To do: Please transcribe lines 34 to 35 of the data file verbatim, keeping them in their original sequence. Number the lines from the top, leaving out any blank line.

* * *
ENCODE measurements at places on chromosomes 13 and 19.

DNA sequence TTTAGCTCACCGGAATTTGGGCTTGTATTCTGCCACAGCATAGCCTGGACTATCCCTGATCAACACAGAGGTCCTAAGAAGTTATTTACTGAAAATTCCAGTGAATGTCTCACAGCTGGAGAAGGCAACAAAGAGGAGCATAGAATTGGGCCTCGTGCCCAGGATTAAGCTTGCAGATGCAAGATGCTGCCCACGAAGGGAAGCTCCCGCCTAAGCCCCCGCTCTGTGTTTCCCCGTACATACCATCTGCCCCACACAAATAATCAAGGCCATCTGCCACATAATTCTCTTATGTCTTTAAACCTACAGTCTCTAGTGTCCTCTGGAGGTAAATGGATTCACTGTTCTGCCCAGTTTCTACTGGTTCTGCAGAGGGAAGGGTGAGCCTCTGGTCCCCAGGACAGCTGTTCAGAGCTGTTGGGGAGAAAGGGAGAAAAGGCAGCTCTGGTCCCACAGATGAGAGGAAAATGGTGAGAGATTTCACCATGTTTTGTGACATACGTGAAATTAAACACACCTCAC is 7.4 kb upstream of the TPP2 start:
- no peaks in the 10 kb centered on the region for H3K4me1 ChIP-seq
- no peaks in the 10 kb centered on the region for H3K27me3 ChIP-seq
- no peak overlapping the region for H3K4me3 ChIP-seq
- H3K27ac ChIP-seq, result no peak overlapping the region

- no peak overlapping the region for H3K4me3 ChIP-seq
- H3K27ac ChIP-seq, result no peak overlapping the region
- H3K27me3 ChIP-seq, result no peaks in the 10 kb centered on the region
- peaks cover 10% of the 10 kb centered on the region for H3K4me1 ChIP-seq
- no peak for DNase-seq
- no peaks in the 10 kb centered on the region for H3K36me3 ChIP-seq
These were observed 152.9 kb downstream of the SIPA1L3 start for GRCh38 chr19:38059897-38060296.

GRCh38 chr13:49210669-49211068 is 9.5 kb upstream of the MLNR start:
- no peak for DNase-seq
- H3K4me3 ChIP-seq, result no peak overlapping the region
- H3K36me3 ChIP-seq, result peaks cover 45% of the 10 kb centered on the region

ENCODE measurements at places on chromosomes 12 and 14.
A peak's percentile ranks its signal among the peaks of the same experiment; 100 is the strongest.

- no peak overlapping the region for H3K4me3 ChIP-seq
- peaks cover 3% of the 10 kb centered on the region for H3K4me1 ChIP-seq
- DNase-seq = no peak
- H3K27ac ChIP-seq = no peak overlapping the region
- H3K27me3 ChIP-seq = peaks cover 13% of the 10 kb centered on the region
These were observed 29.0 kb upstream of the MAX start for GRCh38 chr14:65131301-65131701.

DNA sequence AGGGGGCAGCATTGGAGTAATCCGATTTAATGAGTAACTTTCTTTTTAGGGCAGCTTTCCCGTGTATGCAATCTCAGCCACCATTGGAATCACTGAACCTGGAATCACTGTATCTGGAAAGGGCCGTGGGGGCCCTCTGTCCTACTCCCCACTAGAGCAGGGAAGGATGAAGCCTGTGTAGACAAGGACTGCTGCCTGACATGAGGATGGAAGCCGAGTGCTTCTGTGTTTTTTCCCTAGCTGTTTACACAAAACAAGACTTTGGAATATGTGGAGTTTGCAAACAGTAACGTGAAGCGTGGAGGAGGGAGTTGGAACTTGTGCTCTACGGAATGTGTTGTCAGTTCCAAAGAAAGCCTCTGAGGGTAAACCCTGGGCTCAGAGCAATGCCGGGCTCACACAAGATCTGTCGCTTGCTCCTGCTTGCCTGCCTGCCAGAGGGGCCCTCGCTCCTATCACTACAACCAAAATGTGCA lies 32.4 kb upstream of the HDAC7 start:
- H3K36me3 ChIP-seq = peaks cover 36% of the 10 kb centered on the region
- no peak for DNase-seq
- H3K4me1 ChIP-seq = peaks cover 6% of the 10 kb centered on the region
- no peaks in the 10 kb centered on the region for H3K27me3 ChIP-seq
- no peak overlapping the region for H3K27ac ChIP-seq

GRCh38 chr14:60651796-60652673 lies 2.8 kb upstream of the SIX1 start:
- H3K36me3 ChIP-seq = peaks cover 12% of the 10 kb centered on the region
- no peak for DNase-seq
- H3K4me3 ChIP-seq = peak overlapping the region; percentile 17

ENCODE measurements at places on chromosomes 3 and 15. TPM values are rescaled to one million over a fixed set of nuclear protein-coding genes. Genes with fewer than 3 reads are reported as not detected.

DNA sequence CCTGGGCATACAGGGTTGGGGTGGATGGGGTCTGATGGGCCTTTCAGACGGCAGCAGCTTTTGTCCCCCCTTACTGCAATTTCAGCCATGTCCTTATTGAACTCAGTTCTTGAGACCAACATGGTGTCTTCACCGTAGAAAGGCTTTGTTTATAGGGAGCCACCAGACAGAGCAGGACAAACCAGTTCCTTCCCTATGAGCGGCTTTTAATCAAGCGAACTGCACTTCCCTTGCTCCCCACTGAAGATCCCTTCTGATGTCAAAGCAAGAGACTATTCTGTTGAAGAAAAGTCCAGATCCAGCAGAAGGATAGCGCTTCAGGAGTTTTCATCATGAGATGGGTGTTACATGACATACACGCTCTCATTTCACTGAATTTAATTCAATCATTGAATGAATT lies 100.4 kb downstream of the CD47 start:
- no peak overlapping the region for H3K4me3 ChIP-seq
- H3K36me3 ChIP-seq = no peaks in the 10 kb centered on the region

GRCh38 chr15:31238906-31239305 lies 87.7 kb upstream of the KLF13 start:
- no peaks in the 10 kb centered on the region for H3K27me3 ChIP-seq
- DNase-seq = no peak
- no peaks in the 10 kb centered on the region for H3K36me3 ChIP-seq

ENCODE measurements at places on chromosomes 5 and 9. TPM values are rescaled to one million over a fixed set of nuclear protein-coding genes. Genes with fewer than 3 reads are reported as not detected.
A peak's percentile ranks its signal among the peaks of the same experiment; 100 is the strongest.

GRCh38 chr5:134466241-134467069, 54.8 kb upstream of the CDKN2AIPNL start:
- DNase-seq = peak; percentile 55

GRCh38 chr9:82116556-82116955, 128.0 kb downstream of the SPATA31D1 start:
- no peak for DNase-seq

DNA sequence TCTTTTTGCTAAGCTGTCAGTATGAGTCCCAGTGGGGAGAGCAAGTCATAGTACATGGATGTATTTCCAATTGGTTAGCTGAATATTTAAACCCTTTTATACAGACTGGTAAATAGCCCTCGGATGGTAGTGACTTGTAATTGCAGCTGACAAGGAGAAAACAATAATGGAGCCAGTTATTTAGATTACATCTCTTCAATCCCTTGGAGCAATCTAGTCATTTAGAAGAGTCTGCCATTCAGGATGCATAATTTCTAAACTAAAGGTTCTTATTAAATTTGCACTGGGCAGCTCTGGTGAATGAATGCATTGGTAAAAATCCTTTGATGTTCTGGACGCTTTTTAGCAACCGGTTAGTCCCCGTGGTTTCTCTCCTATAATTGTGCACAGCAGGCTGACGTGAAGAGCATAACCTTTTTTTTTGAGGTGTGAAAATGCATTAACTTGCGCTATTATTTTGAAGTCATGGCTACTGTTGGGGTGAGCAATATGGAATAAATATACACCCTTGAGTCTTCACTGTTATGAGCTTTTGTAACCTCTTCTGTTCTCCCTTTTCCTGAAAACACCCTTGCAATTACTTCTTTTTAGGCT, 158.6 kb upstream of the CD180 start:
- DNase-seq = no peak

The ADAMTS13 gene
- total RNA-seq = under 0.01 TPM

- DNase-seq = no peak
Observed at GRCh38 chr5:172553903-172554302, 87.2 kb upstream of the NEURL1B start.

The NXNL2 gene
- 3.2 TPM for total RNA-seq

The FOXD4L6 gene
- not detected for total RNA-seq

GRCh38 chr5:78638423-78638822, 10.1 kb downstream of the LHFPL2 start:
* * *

- no peak for DNase-seq
- H3K4me3 ChIP-seq = peak overlapping the region; percentile 17